“Blessed be the God and Father of our Lord Jesus Christ! By his great mercy we have been born anew to a living hope through the resurrection of Jesus Christ from the dead.” -1 Peter 1:3
First Light of Easter
Getting up before dawn to watch the sunrise is a special treasure that is not easily forgotten in life. This Easter morning tradition of a sunrise breakfast creates a sacred space in which memories are cultivated for life. Some families already have this tradition and gather together in community for a sunrise service. For those who don’t, however, why not do it at home? Breakfast can be as simple or elaborate as you wish. The most important element is simply gathering together as a family and enjoying the time together.
- Breakfast foods
- Printout of John 20: 1-18
How To Do It
1. The night before, set the table. If possible, consider setting up outside on a balcony or deck, or near a window to see the sunrise. Also, prepare as much of breakfast ahead of time as possible. Breakfast can be as simple or elaborate as you like.
2. Plan to wake everyone in time to be ready at the table about 10-15 minutes before sunrise. Here’s a website to figure out what time that will be where you are.
3. Serve breakfast and have everyone seated. Begin with a prayer of your own or use this one: “God of darkness and light, we give you thanks for this Easter morning. As we sit here in the dark, we are excited to experience the resurrection in a new way as the sun rises and light fills the sky. Help us to have a meaningful breakfast together as a family. Amen.”
4. Begin to eat breakfast together and have someone read the passage slowly and deliberately.
5. Read the first line again: “Early on the first day of the week, while it was still dark…” (20:1a, NRSV). Is it still dark outside? This is the time of day when Mary went to the tomb. Ask, “How do you think Mary felt when she went to the tomb in the dark?” If you are able to eat outside, take note of what sounds you hear. Is it quiet? Is it noisy?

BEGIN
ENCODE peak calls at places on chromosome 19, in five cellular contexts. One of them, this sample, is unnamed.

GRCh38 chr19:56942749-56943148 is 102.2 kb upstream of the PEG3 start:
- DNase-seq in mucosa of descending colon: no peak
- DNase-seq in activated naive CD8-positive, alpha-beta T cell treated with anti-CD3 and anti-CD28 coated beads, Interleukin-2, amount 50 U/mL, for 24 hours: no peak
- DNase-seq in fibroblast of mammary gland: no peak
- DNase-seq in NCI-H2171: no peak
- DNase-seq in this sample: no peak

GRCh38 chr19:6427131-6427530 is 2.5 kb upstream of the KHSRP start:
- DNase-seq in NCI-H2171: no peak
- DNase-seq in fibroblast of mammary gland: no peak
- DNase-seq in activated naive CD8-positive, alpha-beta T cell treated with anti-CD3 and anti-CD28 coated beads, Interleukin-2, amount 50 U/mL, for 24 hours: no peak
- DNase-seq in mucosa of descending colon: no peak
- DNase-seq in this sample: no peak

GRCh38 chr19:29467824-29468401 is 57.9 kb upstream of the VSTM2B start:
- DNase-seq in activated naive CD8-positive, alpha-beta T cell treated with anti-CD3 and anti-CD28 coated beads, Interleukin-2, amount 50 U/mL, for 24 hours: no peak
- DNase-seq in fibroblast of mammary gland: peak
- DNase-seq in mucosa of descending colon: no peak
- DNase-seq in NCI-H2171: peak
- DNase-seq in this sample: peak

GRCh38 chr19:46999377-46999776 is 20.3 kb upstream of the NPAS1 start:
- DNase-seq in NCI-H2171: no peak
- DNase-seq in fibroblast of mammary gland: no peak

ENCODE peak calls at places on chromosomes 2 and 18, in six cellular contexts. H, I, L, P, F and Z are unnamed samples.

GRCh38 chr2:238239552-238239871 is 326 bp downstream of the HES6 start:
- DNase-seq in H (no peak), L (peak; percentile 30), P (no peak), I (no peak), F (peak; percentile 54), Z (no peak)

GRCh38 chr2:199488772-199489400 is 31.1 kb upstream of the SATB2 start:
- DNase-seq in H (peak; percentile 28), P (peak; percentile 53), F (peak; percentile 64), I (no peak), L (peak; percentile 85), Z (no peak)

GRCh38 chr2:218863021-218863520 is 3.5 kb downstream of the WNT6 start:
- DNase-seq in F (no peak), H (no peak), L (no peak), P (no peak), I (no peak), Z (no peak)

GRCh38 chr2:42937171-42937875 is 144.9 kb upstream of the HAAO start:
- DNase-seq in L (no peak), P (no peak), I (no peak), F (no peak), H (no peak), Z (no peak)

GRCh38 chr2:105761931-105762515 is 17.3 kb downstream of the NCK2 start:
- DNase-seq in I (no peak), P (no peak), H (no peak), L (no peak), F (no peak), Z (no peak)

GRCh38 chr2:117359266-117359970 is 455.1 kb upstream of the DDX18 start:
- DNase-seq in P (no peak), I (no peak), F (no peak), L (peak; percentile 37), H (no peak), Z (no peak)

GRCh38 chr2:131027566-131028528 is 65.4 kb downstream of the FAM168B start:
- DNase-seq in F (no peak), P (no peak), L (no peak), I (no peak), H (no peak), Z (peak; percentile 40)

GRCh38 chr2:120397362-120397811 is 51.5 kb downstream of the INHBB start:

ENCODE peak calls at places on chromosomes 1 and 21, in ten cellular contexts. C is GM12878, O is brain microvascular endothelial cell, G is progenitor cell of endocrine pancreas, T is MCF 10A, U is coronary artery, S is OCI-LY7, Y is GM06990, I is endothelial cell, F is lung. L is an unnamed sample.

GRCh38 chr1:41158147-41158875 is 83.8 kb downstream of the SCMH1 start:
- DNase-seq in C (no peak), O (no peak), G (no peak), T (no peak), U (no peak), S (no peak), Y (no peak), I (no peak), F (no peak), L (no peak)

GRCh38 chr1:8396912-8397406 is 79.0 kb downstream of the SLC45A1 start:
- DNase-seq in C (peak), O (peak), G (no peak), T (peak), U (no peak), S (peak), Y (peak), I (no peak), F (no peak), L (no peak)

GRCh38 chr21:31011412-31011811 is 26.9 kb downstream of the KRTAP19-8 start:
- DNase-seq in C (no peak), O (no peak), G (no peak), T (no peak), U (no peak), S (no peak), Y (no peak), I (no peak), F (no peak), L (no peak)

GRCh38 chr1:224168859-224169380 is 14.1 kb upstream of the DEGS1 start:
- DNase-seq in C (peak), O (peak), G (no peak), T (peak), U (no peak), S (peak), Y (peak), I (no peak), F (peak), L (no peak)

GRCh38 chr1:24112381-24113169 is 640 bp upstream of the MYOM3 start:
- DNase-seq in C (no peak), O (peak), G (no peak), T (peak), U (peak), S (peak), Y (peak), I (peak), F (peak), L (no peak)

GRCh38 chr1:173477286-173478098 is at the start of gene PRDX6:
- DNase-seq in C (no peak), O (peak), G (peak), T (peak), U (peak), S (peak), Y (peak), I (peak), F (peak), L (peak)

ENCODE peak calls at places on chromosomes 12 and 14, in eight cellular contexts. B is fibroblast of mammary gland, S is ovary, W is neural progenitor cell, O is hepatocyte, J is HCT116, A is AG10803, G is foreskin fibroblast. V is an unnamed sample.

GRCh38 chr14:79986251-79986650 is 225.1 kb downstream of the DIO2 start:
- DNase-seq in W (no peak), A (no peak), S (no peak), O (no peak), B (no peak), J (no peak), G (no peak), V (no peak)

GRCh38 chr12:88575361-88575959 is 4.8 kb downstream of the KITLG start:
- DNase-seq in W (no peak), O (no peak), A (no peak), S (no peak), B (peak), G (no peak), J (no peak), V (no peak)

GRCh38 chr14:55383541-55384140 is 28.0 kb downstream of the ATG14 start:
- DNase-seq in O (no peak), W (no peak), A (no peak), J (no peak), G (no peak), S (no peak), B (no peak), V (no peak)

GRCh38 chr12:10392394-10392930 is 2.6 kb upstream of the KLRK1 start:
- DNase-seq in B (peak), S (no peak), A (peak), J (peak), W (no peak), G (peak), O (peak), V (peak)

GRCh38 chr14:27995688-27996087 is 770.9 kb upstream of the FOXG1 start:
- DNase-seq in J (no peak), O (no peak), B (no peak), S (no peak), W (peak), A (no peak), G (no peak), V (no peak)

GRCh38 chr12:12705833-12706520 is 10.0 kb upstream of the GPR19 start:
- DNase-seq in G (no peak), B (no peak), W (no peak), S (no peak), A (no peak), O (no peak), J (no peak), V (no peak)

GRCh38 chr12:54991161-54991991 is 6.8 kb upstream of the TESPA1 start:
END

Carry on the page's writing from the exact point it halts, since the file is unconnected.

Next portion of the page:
6. Enjoy breakfast together and notice as it gets brighter and day breaks. Share any thoughts and experiences that come to mind. Ask questions that occur to you or use one (or more) of the following:
- What part of the Gospel reading is most interesting to you or sticks out the most?
- Does the light happen all at once, or does it seem to get light outside gradually? What does this tell us about the resurrection?
- In the reading, Mary calls Jesus ‘teacher.’ How is Jesus a teacher to you?
- How do you think people felt when they realized that Jesus was alive? Did different people feel differently?
- ‘Resurrection’ means coming back to life. What are some things that remind you of resurrection in the world?
7. Close your time together with a prayer of your own or use this one: “Thank you, God, for this resurrection breakfast, a time to focus on you and the mystery of resurrection. Help us to celebrate Easter and to share its message of hope and promise. Amen.”
Notes and Variations
The beauty of this tradition is that it starts Easter morning with a spiritual focus and centers the day in family and faith. This tradition is a great foundation on which to build other traditions as the years go by.
- Add your own special recipes and surprises at breakfast.
- Use different scriptures and prayers in different years.
- Add songs or other readings that are meaningful in your family.
Easter Sunrise Breakfast is found on pages 53-55 of Faithful Families: Creating Sacred Moments at Home, Chalice Press: 2017. Check out the pdf version of the book pages here.
Traci Smith has spent more than 15 years helping families find meaningful connections in living their faith together. In listening to families’ stories and trying creative approaches, she has seen lives change as parents nurture faith and children learn about God in new ways. You can find more of Traci’s writing and family resources at www.traci-smith.com.